|Taken from article, http://www.nytimes.com/2010/06/20/weekinreview/20parkerpope.html?ref=men|
By TARA PARKER-POPE
Published: June 19, 2010
In response to some new studies on parental stress, one New York Times author comments on the expectations of heterosexual parents based on gender. As society (and mothers) begin to expect fathers to devote more time to the home, they are beginning to have trouble finding the family-work equilibrium that mothers have been trying to perfect for decades. Joan C. Williams explains that "This is a pretty sensitive indicator of the rise of the new ideal of the good father as a nurturing father, not just a provider father." Despite this new standard, men are generally not allowed as much time off of work as women when it comes to their kids, even though they want to be involved with their children more than ever. They can not take nearly as much leave as mothers can after having a baby, except for a few choice countries such as Iceland in which they receive only a third of the time off as their female counterparts. Even as men begin to take on more responsibilities at home, many studies show that things that a man might see as household work are often not taken into account when his wife mentally calculates his contribution. Men do not have as much experience or as many role models in this new-found world of male parenting and housekeeping, and so are struggling to keep up and meet expectations.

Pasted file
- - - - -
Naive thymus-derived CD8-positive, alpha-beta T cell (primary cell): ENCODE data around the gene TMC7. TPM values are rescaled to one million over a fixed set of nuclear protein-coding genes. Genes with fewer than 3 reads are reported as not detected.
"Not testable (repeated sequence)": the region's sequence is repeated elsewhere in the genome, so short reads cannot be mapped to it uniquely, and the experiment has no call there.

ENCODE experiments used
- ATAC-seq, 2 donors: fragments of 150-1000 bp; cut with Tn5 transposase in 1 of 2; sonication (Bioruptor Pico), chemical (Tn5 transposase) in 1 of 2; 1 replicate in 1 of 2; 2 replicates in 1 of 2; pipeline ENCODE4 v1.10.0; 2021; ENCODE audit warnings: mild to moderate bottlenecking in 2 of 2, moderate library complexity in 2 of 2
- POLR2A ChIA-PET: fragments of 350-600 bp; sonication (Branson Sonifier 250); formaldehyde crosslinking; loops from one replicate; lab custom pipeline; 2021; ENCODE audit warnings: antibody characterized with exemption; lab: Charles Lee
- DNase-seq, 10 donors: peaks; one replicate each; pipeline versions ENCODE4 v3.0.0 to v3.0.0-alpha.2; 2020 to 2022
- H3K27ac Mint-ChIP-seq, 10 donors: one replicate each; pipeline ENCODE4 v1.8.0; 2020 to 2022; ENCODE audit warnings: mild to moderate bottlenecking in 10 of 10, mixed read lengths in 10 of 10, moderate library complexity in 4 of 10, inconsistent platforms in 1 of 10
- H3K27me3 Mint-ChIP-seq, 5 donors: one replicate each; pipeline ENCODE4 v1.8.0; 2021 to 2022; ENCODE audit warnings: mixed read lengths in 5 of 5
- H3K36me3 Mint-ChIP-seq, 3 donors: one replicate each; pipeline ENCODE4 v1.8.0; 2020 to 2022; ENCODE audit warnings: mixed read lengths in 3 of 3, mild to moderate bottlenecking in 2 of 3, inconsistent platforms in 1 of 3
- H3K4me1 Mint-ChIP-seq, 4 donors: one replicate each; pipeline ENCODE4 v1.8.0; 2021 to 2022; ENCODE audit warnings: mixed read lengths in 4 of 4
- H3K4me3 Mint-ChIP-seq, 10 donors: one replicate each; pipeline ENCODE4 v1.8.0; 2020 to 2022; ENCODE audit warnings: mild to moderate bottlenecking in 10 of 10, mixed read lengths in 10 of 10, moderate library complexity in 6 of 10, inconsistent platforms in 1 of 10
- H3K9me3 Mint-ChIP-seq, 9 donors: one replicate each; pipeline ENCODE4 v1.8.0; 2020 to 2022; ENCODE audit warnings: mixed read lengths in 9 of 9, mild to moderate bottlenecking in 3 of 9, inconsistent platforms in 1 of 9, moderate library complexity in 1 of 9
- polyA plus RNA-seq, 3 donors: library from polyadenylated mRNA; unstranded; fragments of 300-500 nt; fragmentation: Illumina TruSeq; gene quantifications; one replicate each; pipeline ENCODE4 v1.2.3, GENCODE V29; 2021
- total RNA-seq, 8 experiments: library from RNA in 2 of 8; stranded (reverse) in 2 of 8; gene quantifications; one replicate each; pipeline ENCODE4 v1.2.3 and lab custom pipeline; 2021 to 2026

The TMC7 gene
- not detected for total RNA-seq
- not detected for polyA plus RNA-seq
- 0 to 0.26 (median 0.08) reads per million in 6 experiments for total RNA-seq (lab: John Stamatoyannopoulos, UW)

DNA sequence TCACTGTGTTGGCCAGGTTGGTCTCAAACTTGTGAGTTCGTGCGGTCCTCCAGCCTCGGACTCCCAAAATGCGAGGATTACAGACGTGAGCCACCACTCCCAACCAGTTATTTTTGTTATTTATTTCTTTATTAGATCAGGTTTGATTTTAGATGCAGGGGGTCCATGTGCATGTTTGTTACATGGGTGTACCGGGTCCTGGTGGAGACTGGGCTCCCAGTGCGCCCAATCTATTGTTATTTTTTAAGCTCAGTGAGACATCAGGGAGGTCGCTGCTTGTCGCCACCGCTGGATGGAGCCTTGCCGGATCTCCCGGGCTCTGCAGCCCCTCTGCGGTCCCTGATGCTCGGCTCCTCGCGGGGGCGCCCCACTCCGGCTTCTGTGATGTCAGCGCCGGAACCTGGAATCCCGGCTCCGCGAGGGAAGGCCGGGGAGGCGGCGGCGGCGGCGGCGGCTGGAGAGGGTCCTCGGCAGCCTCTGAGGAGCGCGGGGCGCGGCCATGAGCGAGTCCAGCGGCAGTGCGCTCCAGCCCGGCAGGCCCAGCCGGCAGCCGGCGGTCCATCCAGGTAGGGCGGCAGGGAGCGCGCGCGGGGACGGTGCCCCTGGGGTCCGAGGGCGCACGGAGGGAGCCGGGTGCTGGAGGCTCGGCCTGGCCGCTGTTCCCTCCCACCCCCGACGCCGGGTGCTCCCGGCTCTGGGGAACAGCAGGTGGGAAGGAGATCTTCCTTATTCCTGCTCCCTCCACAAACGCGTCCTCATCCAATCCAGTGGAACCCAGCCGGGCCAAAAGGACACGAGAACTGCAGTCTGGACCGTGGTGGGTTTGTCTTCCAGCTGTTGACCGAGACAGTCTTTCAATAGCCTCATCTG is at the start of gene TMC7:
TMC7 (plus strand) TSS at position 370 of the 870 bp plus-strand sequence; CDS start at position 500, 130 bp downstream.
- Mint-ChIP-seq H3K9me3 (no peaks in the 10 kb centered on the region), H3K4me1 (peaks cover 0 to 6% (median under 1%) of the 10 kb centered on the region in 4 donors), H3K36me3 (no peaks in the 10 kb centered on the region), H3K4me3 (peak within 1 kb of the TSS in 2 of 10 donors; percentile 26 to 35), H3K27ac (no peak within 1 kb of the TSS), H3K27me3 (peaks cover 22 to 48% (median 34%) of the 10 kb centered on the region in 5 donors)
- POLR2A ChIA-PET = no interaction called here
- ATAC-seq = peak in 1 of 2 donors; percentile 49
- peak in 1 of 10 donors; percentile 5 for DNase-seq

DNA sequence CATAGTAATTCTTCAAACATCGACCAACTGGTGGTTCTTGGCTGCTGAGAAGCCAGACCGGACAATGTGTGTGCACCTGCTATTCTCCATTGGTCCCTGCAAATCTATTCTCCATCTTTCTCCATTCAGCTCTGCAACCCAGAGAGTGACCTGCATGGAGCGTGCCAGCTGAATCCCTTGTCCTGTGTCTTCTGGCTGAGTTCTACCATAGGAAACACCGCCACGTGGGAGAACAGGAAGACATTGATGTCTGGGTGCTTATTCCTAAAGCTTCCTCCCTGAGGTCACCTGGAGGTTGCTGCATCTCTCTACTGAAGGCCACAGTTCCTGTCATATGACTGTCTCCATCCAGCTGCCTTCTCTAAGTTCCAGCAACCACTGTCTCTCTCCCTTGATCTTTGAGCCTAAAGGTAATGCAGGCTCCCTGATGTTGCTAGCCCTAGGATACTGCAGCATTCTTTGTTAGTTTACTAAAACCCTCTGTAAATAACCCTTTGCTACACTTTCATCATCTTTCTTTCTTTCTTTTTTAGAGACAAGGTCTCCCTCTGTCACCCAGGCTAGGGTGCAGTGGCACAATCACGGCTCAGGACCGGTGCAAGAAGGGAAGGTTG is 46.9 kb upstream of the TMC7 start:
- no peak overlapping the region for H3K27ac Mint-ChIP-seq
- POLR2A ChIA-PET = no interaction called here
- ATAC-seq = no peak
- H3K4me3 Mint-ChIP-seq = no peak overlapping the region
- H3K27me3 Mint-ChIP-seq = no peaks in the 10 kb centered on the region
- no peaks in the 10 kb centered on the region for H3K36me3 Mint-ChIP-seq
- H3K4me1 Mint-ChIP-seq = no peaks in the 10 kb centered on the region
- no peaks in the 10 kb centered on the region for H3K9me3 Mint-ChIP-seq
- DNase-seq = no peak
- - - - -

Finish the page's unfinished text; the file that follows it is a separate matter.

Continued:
After centuries of women's struggles to make their way into a world of work and business which has traditionally been dominated by men, at what point is it time for men to begin forging their way into traditional female territory? Do you think it will be as difficult for men to step into the household as it has been for women to do the reverse, and do you think that it is as important to fight for a man's right to be a part of his family as it is to fight for a woman's right to be a part of the workplace?